Make Time by Jake Knapp and John Zerarsky. This book was full of take aways. Things to try to make time in our day, our week, and even lives. It was written in a way that makes you want to create that time and space. I have done a lot of life hacks for time management and productivity. Even things I haven’t done before, that I intend to try, like shutting even more off my phone for a week, seemed manageable as they spoke. I really appreciated the two approaches too. When John was like I do this, and Jake would be like and I do this instead. 

Just Mercy by Bryan Stevenson. This book was hot on the Netflix scene. So of course, I went to Cloud Library and got the audio of the book instead. Stevenson narrates the book himself. This book came on the heals of DiAngelo’s in my reading. It really got to me that way. Stevenson talks about the people he has helped through Equal Justice Initiative, and even the people he was unsuccessful with helping. Hearing the back stories, seeing plain as day how broken our justice system truly is resonated. I feel this the book should stir me to some kind of equal justice initiative, but I’m still searching for that outlet. 

More Myself by Alicia Keys. I listened to this book. Not only was it a compelling and inspiring story of Keys life, she sang and played piano between chapters. I appreciated the actual voices of family and friends at different points in the book, not only for the perspective they shared of her life, but to feel connected because it was really them speaking. Alicia takes us on a journey of her life thus far. While we all know of her success and her incredible ability, she dove into her troubled relationship with her father, her inability early on to be her true self in her music and even her life. I loved how intimately she shared her journey to self discovery and not just self worth but identity. How she has felt pulled to explore more and therefore become more true to who she is. 

White Fragility by Robin DiAngelo. This book is my number one must read of the year. I know I’m only halfway through the year, but it doesn’t matter. I mentioned when I read Kendi’s How To Be An Antiracist that I didn’t find the take aways I’d of liked, from such an informative book. Well, DiAngelo laid out some solutions in the end of her book, but the way it read, I found takeaways from the problems list. The subtitle is Why It Is So Hard For White People to Talk About Racism. DiAngelo is white, and a sociologist and for 20 years has given talks and workshops on diversity-training and cultural-competency. I have seen how uncomfortable some white people are with the state of the nation today. Many want everything to be happy, or they make light of the situation. Really, we need to become aware of our shortcomings and work on being better. Just because it has always been this way, doesn’t make it right.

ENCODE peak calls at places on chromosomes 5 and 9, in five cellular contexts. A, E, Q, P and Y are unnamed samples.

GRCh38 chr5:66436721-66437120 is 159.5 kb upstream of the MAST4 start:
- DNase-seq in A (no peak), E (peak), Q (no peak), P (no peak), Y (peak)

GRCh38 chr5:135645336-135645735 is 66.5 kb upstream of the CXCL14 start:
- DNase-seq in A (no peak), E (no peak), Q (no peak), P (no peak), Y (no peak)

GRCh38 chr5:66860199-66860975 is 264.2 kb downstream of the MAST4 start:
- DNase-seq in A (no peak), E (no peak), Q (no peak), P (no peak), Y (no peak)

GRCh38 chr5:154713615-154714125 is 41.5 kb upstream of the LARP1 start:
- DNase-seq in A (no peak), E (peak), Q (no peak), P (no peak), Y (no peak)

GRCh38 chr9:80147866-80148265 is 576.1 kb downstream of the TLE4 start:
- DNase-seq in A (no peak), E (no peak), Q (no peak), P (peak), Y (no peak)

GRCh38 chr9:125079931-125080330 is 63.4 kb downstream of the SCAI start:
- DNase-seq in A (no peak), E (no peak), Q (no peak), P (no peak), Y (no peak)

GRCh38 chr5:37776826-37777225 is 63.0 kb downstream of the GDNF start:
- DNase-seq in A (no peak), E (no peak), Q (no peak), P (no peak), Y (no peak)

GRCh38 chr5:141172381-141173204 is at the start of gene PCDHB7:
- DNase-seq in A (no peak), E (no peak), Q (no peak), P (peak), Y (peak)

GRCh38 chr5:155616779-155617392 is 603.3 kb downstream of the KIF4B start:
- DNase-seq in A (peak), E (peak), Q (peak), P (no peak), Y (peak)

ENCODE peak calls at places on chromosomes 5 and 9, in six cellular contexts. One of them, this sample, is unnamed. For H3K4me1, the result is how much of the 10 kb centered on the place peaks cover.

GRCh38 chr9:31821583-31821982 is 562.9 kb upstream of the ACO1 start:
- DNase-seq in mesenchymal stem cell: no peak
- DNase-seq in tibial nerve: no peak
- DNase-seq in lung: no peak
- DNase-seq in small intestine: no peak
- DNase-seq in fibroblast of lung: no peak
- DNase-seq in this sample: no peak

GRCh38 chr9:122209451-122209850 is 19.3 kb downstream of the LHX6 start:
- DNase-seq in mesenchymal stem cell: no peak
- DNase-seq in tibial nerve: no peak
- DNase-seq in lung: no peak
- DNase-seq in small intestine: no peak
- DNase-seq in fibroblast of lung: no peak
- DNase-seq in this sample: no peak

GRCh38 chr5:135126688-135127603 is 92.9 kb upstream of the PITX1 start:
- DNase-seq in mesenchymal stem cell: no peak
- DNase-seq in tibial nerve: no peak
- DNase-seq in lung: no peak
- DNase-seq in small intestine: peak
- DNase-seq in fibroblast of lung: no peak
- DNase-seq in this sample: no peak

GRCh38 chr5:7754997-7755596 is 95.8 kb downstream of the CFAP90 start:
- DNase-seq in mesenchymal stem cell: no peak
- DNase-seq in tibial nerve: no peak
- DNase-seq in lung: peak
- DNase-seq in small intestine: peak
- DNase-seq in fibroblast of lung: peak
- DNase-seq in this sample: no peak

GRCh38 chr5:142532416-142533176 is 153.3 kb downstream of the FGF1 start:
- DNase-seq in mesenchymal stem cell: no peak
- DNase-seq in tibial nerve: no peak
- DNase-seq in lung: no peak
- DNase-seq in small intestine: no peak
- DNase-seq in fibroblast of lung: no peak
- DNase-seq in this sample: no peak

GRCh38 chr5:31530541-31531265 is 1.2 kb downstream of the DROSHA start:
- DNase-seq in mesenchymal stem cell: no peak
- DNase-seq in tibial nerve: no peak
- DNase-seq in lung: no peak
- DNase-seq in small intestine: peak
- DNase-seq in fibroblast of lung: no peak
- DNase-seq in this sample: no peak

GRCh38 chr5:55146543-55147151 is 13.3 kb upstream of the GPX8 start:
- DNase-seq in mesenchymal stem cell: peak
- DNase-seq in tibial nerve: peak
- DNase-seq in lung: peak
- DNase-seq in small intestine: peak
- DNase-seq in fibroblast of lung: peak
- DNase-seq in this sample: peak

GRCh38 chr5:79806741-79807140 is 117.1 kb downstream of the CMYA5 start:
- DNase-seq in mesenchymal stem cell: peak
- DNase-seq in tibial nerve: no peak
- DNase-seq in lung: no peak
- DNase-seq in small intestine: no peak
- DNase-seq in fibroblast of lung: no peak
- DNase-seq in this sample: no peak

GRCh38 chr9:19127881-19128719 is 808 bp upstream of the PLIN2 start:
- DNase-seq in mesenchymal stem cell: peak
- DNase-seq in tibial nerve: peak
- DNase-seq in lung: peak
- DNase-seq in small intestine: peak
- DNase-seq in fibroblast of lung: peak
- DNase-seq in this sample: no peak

Fierce, Free, and Full of Fire by Jen Hatmaker. I love Hatmaker and her podcast and basically every book of hers that I have read so far. This book was different. It still had her humor, but more subtle. You read bits about her life, but in the context of making yours better. At this point, I’m not sure I would read a self help book and determine it a must read, largely because it isn’t catching me at a low point. If this was your first intro to Hatmaker, it might come off different. I feel I know her in the way she has chosen to live so much of her life out loud and public, so this book was more like hearing from an old friend. 

Reverie by Zee Lacson. Young adult fiction is not usually high on my read list, although I loved The Hate U Give and On the Come Up by Angie Thomas. Zee happens to be a friend of mine, so I had to give it a read no matter the topic. The story is about a girl named London, who dreams of a mystical place with a troubled boy named Ethan. Since it isn’t my normal read, it took me a little to get into the transitions of London’s daily life and dream life. At some point, I just started to enjoy the story all the more. I appreciated that London is mature as a teen. I was drawn into how her dream life affected her daily life. The lessons learned, coupled with the adventures taken really made this a surprising favorite of mine. I will have to make a point to seek out some more books in this genre now.